Gunther Holtorf and his late wife Christine traveled the world for over 20 years.
They didn’t fly first class or stay in fancy hotels.
In fact, they NEVER stayed in a hotel.
Instead, the two lived out of the back of a 1988 Mercedes G Wagon named ‘Otto’.
‘Otto’ traveled more than 600,000 miles over those 20 years, but never suffered a major breakdown.
Take a look at some of the photos that Gunther and Christine captured over the years.
Gunther, his wife Christine, and their diehard Mercedes Wagon ‘Otto’.
Christine passed away from cancer in 2010. At her request, Gunther continued his journey alone during her treatment.
Gunther worked as an executive for a German airline for most of his career, until retiring from his position at 51. He later served as CEO for another smaller airline, and then left Germany to start a map making business with his wife in Jakarta, Indonesia.
The only places he hasn’t been are a few countries in West Africa. He couldn’t visit them because of land mines and civil war.
Gunther’s last voyage was to Africa, to tick off a few countries that he couldn’t get to earlier in his life.
He’s got four active passports. One is full, and the other three have only a few empty pages. He said he’s had at least 12-15 passports in his life – all of them jam-packed with stamps from the countries he’s visited.
The couple’s map-making business and personal savings sustained them through their travels. But they also lived frugally. Gunther estimates their monthly expenses while traveling at under $1,000
He also said that he’s never paid a bribe to anyone in any country.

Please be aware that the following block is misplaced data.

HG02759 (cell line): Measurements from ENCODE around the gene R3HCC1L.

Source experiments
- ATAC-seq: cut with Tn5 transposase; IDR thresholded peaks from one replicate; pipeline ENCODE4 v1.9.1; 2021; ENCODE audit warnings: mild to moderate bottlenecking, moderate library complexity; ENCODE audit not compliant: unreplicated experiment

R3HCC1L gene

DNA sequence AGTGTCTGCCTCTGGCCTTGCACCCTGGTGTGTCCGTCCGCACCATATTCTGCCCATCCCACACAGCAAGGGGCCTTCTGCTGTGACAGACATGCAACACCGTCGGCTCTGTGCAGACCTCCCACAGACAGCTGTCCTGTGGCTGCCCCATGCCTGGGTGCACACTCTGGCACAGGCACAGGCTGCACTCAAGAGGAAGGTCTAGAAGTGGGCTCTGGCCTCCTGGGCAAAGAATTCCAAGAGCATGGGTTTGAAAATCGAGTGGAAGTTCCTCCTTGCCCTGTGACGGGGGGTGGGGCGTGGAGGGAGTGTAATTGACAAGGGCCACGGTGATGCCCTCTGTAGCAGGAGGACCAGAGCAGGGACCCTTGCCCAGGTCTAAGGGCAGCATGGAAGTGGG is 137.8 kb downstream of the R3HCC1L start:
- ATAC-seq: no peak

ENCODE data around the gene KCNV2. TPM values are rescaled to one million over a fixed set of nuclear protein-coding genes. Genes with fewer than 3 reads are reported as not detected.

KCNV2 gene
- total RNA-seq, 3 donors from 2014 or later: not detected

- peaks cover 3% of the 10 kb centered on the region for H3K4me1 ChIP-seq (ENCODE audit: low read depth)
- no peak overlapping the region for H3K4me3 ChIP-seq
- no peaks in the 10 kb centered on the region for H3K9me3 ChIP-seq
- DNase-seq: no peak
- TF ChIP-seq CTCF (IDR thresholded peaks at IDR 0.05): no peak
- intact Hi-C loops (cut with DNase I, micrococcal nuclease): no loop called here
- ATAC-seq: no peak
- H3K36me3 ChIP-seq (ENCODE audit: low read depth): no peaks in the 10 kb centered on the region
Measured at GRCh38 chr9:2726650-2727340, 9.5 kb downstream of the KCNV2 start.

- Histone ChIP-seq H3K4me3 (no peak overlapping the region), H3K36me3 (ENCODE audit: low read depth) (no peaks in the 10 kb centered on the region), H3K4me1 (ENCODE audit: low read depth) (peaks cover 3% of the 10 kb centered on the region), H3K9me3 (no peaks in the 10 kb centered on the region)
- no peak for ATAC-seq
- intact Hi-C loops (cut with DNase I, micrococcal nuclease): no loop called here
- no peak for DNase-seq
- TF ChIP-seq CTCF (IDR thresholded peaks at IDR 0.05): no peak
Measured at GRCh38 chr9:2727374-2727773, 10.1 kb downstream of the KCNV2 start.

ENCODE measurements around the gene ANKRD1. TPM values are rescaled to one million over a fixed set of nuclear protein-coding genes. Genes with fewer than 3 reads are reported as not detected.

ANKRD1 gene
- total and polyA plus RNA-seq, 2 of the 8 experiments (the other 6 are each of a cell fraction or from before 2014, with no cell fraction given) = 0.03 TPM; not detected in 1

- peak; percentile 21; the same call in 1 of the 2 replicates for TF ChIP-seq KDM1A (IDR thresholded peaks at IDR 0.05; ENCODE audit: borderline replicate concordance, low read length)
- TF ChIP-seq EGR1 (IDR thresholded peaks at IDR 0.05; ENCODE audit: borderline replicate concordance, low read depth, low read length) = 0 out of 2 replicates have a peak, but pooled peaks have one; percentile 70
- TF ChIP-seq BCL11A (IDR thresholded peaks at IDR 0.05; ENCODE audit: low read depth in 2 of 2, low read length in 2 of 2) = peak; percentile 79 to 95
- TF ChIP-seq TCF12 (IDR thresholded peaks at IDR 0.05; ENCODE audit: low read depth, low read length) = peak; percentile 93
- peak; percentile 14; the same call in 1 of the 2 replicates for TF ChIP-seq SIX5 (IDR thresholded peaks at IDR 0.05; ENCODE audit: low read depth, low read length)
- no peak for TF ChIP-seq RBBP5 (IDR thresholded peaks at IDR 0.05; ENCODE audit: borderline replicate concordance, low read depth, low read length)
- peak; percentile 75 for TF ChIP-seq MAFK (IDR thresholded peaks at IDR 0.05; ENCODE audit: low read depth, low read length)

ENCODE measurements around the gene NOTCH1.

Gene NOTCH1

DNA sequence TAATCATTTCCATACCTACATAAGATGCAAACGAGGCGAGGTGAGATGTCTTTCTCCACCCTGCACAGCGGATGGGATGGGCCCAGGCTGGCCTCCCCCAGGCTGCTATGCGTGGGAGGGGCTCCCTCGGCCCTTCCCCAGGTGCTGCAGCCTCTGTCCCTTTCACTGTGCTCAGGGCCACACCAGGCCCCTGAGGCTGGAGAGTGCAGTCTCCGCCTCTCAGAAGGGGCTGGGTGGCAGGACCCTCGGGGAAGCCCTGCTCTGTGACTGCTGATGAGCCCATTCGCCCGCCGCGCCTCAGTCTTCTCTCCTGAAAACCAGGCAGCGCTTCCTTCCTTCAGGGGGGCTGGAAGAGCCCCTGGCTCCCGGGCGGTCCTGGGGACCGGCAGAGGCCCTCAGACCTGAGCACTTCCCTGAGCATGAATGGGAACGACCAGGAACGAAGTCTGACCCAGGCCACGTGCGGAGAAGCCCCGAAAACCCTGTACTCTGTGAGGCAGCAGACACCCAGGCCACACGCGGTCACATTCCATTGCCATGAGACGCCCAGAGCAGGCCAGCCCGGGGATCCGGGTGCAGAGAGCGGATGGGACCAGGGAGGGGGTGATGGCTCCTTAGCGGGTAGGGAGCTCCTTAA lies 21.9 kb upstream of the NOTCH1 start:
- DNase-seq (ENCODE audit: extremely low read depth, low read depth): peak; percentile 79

‘Otto’, the 1988 Mercedes Wagon, cost about $40,000 in 1988. It’s still got almost all the original components, including the transfer case, axles, and differentials.
Gunther and Christine celebrating 500,000 kilometers traveled – in the middle of nowhere.
Gunther returned home for the last time in 2014. Mercedes-Benz will purchase ‘Otto’ and display the car in their Stuttgart, Germany museum.
When asked if he wants to be remembered for his lifetime spent traveling, Gunther says,
It’s not about me being remembered. I want Otto to be remembered, and so would my late wife. The car belongs in a museum. The car will continue to live—that’s what I want to see. It’s not me that is special; it’s the car. This car has been in so many countries all around the planet.
Watch this video about their amazing travels.
And listen to Gunther talk about his meeting a hyena in Africa.
Read an interview with Gunther Holtorf at Outside Magazine
Follow Gunther and Christine on Facebook
Another interview with the BBC
More about ‘Otto’
Pictures via: MyModernMetropolis and DoItYourselfRV